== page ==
New Delhi, August 31
As most of us spend a considerable amount of time on various digital platforms — Facebook, Twitter, Google+, Instagram, WhatsApp, etc. — a pertinent question now arises: What happens to our digital possessions once we die?
All those unforgettable personal photos, family videos and friendly posts acquired over a period of time will either be deleted or kept “frozen” unless we have a digital heir who can preserve those precious moments and gift those to future generations in an external hard disk or pen drive.
While several social media platforms, including search engine Google, allow us to safeguard digital memories in some form or the other, there is no such thing as transferring such assets to someone when it comes to cyber law, including in India.
According to legal experts, when someone dies leaving behind his email and social media accounts, these become movable property and any heir of the deceased can seek the right to access them.
“The said heirs can ask the digital/social media companies to get access after giving the necessary proof. Invariably, the service provider may not be inclined to give such access without any requisite order from the court of competent jurisdiction. This could mean getting a succession certificate from a court of competent jurisdiction which could be a time-consuming process,” explained Pavan Duggal, one of the nation’s top cyber law experts.
According to Duggal, Indian cyber law has not even touched upon — let alone dwelt on the nuances of — the issue of one’s post-death digital life.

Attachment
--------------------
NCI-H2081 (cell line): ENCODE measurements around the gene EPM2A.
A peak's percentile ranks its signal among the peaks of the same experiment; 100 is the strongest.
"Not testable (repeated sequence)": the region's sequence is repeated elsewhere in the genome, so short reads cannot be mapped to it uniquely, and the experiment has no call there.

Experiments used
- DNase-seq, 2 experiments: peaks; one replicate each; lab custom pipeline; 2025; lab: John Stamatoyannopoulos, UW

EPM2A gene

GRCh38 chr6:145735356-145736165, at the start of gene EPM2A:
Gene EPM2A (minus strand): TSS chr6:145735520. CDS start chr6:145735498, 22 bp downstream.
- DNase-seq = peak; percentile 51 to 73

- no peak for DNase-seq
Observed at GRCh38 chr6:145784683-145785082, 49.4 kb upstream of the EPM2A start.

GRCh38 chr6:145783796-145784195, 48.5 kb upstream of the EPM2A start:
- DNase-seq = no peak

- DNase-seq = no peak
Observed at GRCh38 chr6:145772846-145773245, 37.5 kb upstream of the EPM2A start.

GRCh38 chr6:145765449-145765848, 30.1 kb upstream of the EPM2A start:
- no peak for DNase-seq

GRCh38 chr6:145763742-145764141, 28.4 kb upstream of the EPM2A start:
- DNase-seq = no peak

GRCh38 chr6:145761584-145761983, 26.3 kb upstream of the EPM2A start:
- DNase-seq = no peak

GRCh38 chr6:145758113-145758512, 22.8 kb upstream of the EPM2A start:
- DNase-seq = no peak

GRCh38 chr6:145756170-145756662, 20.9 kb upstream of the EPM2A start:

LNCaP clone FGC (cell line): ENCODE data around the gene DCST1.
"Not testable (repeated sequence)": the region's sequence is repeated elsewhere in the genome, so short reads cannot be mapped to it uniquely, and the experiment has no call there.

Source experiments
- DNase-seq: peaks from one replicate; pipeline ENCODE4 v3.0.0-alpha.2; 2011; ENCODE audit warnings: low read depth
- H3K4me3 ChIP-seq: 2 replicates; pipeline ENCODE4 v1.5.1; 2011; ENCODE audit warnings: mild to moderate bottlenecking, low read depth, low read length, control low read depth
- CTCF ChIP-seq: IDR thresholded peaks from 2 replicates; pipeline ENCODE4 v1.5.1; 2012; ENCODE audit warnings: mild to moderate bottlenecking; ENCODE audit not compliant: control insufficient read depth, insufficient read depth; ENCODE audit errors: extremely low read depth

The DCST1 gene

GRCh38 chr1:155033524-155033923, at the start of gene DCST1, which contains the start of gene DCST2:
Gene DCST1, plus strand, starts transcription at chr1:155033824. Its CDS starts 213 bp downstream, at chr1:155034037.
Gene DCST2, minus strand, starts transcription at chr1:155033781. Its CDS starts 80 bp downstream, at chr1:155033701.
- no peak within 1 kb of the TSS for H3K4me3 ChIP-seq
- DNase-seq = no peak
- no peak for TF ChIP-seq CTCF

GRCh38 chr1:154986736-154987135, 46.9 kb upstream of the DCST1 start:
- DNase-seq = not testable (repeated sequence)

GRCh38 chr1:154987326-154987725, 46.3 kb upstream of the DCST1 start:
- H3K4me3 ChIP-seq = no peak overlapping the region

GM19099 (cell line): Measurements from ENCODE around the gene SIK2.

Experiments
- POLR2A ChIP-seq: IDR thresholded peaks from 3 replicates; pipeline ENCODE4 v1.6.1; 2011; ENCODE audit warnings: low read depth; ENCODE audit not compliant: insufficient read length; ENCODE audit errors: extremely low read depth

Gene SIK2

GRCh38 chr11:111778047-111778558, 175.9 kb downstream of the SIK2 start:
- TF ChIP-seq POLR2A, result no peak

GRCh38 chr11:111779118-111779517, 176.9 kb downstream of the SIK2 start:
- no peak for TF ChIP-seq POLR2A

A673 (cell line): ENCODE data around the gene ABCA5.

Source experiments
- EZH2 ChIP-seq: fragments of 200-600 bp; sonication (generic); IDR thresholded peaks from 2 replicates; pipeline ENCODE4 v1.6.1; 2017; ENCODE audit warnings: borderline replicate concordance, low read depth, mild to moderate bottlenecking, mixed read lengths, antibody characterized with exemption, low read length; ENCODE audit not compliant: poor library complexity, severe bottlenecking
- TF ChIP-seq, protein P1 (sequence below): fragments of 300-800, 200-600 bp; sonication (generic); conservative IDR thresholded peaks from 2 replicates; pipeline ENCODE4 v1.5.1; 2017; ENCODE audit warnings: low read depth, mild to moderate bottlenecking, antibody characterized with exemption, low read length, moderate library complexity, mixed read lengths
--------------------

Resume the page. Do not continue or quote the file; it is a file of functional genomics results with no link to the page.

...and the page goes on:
“Complicating the entire matter is that the Indian cyber law is not applicable to wills or testaments. This has created huge confusion. The ground reality is that people have stopped waiting for the law to change. Instead, they have come up with their own digital wills which provide various methodologies for devolving their digital assets and information to their heirs after their death,” Duggal told IANS.
Digital data comes within the ambit of movable property and, hence, the appropriate succession certificate needs to be applied for in the Indian context. “India does not have a dedicated law on digital inheritance which is, indeed, unfortunate, given the rapid adoption of and reliance on digital data by young Indians,” Duggal lamented. The social media giants, however, have formulated their own solutions to the problem. Facebook will “memorialise” your account and allow you to choose a “legacy contact”. No one can log into a “memorialised” account.
The “legacy contact” can “manage” your account by adding a pinned post (like a funeral announcement), respond to new friend requests and change the profile picture and cover photo — but nothing beyond that.
Google, which owns Gmail, YouTube and Picasa web albums, has an “Inactive Account Manager” feature which allows a user to nominate who has access to his or her information. If people don’t log on after a while, their accounts can be deleted or shared with a designated person.
According to Twitter, “In the event of the death of a Twitter user, we can work with a person authorised to act on behalf of the estate or with a verified immediate family member of the deceased to have an account deactivated.”
According to statistician Hachem Sadikki from the University of Massachusetts, Facebook will become the world’s biggest virtual graveyard by the end of this century as there will be more profiles of dead people than of living users.
In such a scenario, preparing a digital will where you appoint a legal heir to take over your digital life is the need of the hour.
The law, however, is silent on this not just in India but abroad too. Several US states have been debating the question of whether families can access someone else’s digital assets after they die. — IANS
Insist on their demand for repealing farm laws, no amendment...
Government says it is open to amendments; also seems conduci...
Health and frontline workers and elderly with pre-existing d...
Such actions, if continued, would have a seriously damaging ...
The petitioner contended it was ‘very necessary’ to remove t...